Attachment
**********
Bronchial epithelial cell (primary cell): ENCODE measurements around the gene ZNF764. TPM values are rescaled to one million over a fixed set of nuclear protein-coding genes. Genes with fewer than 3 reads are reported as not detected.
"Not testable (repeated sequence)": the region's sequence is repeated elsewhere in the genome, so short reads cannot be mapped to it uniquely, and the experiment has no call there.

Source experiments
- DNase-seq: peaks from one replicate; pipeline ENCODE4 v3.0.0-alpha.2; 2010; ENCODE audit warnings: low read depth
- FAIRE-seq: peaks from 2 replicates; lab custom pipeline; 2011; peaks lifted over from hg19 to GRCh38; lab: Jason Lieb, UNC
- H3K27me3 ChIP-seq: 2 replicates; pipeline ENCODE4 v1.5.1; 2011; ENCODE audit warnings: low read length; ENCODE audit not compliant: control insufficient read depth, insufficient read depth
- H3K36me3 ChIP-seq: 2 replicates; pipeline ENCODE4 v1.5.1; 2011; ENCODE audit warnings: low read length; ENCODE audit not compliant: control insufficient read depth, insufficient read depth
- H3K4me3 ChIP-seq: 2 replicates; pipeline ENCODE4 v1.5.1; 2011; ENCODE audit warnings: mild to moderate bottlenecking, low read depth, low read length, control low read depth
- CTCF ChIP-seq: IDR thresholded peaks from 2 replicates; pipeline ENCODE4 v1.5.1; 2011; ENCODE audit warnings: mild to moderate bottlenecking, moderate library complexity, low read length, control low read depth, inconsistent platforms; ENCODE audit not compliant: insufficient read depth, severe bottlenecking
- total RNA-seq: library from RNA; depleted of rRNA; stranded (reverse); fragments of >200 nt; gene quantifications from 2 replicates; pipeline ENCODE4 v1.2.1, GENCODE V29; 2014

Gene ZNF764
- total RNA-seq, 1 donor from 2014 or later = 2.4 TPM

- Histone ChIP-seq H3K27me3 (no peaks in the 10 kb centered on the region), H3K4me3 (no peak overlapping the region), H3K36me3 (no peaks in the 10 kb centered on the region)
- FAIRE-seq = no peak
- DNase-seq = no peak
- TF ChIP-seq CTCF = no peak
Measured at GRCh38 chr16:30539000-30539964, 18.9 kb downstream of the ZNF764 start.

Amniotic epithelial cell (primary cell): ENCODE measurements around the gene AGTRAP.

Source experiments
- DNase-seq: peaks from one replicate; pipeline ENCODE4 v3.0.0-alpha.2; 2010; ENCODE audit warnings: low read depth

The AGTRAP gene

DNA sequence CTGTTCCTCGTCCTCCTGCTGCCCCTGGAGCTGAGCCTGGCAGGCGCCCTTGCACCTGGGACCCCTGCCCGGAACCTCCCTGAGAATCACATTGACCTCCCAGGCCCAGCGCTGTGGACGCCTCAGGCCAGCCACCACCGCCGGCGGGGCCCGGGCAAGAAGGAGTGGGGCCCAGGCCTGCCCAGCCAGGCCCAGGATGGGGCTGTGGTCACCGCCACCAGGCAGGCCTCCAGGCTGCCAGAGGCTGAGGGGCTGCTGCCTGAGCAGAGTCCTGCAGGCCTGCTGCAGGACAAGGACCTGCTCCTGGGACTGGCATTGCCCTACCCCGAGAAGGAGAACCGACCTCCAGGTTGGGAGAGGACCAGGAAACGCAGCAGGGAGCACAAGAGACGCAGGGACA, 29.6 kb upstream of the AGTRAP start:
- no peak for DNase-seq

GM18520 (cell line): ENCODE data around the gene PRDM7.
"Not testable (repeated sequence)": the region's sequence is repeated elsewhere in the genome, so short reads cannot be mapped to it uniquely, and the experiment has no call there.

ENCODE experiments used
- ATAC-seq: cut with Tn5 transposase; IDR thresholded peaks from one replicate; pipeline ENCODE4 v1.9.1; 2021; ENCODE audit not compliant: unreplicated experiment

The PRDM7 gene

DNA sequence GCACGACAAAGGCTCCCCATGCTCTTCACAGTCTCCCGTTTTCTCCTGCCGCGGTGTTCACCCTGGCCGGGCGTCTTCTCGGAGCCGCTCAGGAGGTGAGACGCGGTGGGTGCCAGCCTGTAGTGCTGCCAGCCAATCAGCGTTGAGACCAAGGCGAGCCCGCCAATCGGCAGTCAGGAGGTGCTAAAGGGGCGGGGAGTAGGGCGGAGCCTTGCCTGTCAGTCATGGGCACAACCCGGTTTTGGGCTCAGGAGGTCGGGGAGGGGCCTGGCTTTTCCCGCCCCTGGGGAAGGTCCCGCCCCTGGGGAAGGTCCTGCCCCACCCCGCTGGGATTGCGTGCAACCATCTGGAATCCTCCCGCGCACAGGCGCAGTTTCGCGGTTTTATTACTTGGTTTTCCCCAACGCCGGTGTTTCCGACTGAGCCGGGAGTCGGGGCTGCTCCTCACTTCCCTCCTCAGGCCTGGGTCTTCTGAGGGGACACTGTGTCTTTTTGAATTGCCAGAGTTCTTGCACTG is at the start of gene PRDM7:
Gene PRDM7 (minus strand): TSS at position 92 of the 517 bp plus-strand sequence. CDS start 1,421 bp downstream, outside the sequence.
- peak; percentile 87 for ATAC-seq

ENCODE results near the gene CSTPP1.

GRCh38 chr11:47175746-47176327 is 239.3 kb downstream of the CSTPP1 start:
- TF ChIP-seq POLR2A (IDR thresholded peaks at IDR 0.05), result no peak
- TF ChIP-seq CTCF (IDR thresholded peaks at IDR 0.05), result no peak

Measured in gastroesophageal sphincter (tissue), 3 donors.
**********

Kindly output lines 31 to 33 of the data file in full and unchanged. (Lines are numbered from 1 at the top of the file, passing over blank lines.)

- peak; percentile 87 for ATAC-seq

ENCODE results near the gene CSTPP1.

GRCh38 chr11:47175746-47176327 is 239.3 kb downstream of the CSTPP1 start: